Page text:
The Celtics and Warriors have an even 1-1 record from the current NBA season. Golden State is a 3.5-point favorite in Game 1 against Boston. The over/under is 212.5. Here's everything you need to know to watch the Celtics vs Warriors live stream:
Having trouble actually getting ESPN or ABC? Even if you can't watch the Celtics vs Warriors live streams on cable, you're not out of luck. With a virtual private network, or VPN, you can appear to be surfing the web from your home town (or somewhere that blackouts won't hit), and access the same streaming services you already paid for.
After taking long and winding roads to the 2022 NBA Finals, the Warriors and Celtics find themselves just four wins away from a championship.
Golden State will be more well-rested than Boston entering the series, as Steve Kerr's squad last played on May 26. Led by their core trio of Stephen Curry, Draymond Green and Klay Thompson, the Warriors are looking to capture their fourth title in the last eight seasons.
The Celtics are certainly battle-tested after coming off back-to-back seven-game series in the Eastern Conference bracket. First-year coach Ime Udoka has turned Boston into a tough, defensive-minded team, and the Celtics are hoping that identity will propel them to the 18th championship in franchise history.
"Very confident going in. I know it's another tough challenge," Udoka said of the matchup. "I think Miami will help prep us for some of the off-ball actions in the shooters that they had. But we know [the Warriors are] a high-level team, executing team that has a ton of great shooters, great players overall, guys I know well.
In so many ways, the Warriors and Celtics are a Finals showdown that felt inevitable, the culmination of one organization striving to stay ahead of a strategic curve that was established by the other. The individual matchups, quarter-to-quarter adjustments and broad schematic charm that will be seen throughout this series underlines an egregious amount of skill and intelligence. Both teams know what they are, which, from series to series, is whatever they need to be.
From a narrative perspective, the intrigue writes itself. Despite so many new faces who weren’t around the last time Golden State won it all, this group should still be described as the old guard—established dominance, full of pride. They’re a trendsetter simultaneously trying to reclaim and hold on to what was once theirs. Four titles in eight years, all with the same head coach and three main characters (not including 38-year-old Andre Iguodala), would be iconic.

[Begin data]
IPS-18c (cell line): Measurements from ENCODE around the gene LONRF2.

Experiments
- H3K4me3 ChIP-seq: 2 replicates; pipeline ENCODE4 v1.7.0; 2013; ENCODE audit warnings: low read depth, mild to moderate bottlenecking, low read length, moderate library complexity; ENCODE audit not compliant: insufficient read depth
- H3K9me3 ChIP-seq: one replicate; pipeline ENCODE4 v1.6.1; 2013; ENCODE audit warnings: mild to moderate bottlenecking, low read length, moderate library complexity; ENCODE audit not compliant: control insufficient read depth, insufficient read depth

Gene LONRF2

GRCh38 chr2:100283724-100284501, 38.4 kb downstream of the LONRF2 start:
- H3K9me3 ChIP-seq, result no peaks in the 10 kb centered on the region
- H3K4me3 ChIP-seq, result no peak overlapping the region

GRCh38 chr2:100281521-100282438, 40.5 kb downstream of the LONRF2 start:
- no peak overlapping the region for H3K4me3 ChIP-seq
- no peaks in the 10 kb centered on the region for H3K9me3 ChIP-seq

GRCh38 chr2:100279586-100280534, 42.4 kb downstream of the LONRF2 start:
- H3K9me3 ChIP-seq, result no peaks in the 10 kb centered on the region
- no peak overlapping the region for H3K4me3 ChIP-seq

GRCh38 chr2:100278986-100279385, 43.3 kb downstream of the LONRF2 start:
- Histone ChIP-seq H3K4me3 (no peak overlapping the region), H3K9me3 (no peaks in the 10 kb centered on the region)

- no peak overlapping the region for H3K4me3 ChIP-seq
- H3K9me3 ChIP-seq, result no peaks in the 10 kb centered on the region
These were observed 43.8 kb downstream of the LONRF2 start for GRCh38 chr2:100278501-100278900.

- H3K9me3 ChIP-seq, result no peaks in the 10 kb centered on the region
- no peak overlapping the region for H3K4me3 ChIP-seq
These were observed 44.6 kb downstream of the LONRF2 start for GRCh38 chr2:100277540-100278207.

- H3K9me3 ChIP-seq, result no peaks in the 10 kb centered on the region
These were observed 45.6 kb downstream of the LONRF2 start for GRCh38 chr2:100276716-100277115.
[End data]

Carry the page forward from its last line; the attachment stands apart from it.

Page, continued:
Boston’s road included several ups, downs and detours, but after seeing what Golden State constructed, the winningest city in NBA history spent the last half decade steadily rebuilding with and around a core that could, if everything broke right, one day hang with the decade’s defining franchise, a team that illuminated how valuable two-way versatility was about to be.
The desire to be positionless and adaptable didn’t require a premonition after watching the 2015 NBA Finals, but acquiring athletic, skilled wings and ballhandlers who can function in lineups big and small is easier said than done. Former Celtics president Danny Ainge saw the forecast. Instead of taking Jamal Murray, Dragan Bender, Buddy Hield or Kris Dunn in the ’16 draft, he plucked Jaylen Brown, a hyperathletic 6'7" wing who’d one day be able to hold his own against four positions, with the third pick.
The next year, with Markelle Fultz and Lonzo Ball seemingly apparent as the lottery’s top two prizes, Boston traded off the No. 1 pick and took Jayson Tatum third. Neither selection was straightforward or predictable. Fast forward to this year, where those two building blocks have grown up surrounded by pieces who were handpicked and developed to complement them in every way. A similar thing can be said about a Warriors team that would be sitting at home right now if not for critical contributions made by Jordan Poole and Kevon Looney. The Warriors have a league-high eight players selected through the draft on their roster. The Celtics are second, with seven. This is not a coincidence.
Altogether, this championship series has the making of a classic. It’s also extremely hard to predict. The Celtics and Warriors met only once after the trade deadline, in a game on March 16 that didn’t have Andrew Wiggins and saw Curry suffer a foot injury that sidelined him for the rest of the regular season. There’s a little bit to be taken from that night, but too much has since changed to treat it like a projection of what’s to come. Every relevant player on both sides is banged up/energized by the three playoff rounds they just endured to reach this stage.